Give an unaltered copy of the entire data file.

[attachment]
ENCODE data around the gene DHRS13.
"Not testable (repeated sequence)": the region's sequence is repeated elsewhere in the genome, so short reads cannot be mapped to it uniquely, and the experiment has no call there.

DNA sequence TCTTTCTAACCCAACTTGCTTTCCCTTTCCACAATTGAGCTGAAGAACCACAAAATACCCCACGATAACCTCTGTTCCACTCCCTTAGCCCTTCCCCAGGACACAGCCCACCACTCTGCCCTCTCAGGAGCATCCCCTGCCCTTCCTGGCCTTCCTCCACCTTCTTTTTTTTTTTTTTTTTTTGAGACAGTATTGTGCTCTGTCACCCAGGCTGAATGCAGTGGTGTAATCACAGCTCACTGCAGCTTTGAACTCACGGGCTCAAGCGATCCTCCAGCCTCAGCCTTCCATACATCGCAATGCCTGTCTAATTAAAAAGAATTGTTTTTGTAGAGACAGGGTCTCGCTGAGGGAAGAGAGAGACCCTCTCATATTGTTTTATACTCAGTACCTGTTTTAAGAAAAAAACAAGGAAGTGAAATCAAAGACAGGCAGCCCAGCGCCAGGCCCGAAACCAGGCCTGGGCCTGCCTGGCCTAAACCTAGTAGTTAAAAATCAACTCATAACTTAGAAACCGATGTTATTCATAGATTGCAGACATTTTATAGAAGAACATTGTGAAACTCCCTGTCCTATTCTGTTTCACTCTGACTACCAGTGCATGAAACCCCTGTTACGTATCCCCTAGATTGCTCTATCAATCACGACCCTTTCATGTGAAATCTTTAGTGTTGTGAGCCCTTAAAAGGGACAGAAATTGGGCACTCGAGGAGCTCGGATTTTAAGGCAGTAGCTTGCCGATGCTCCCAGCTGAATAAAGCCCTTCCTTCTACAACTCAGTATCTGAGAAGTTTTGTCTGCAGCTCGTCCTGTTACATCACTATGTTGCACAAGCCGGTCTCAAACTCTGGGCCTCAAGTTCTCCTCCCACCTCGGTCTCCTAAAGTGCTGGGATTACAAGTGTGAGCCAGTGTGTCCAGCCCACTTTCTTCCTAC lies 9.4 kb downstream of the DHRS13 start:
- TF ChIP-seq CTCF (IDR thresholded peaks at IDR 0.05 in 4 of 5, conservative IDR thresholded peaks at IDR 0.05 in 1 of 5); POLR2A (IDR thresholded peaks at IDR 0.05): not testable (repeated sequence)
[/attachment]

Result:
ENCODE data around the gene DHRS13.
"Not testable (repeated sequence)": the region's sequence is repeated elsewhere in the genome, so short reads cannot be mapped to it uniquely, and the experiment has no call there.

DNA sequence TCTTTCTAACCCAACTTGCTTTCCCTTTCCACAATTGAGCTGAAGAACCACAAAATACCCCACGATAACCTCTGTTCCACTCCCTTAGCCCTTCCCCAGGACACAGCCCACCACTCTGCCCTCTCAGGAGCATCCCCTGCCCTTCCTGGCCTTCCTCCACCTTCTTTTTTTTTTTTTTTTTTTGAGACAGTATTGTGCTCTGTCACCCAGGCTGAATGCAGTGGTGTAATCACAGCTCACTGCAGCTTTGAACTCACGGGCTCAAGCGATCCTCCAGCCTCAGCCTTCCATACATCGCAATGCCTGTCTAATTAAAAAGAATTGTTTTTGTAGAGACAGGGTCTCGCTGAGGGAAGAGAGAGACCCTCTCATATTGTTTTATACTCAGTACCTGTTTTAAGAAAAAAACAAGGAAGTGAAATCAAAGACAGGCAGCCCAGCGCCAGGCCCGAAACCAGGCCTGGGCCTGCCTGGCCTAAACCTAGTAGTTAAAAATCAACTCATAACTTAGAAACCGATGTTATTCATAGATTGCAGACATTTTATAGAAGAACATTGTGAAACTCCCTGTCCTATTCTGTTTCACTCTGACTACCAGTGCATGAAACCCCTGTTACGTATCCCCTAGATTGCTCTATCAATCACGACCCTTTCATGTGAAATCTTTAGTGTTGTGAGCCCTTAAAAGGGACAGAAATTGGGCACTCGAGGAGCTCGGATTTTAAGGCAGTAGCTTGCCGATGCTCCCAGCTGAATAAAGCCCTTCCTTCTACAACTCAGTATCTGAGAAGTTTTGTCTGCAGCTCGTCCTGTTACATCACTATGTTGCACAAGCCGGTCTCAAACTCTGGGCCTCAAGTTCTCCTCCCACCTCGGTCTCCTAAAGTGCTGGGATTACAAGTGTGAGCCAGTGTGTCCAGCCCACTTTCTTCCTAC lies 9.4 kb downstream of the DHRS13 start:
- TF ChIP-seq CTCF (IDR thresholded peaks at IDR 0.05 in 4 of 5, conservative IDR thresholded peaks at IDR 0.05 in 1 of 5); POLR2A (IDR thresholded peaks at IDR 0.05): not testable (repeated sequence)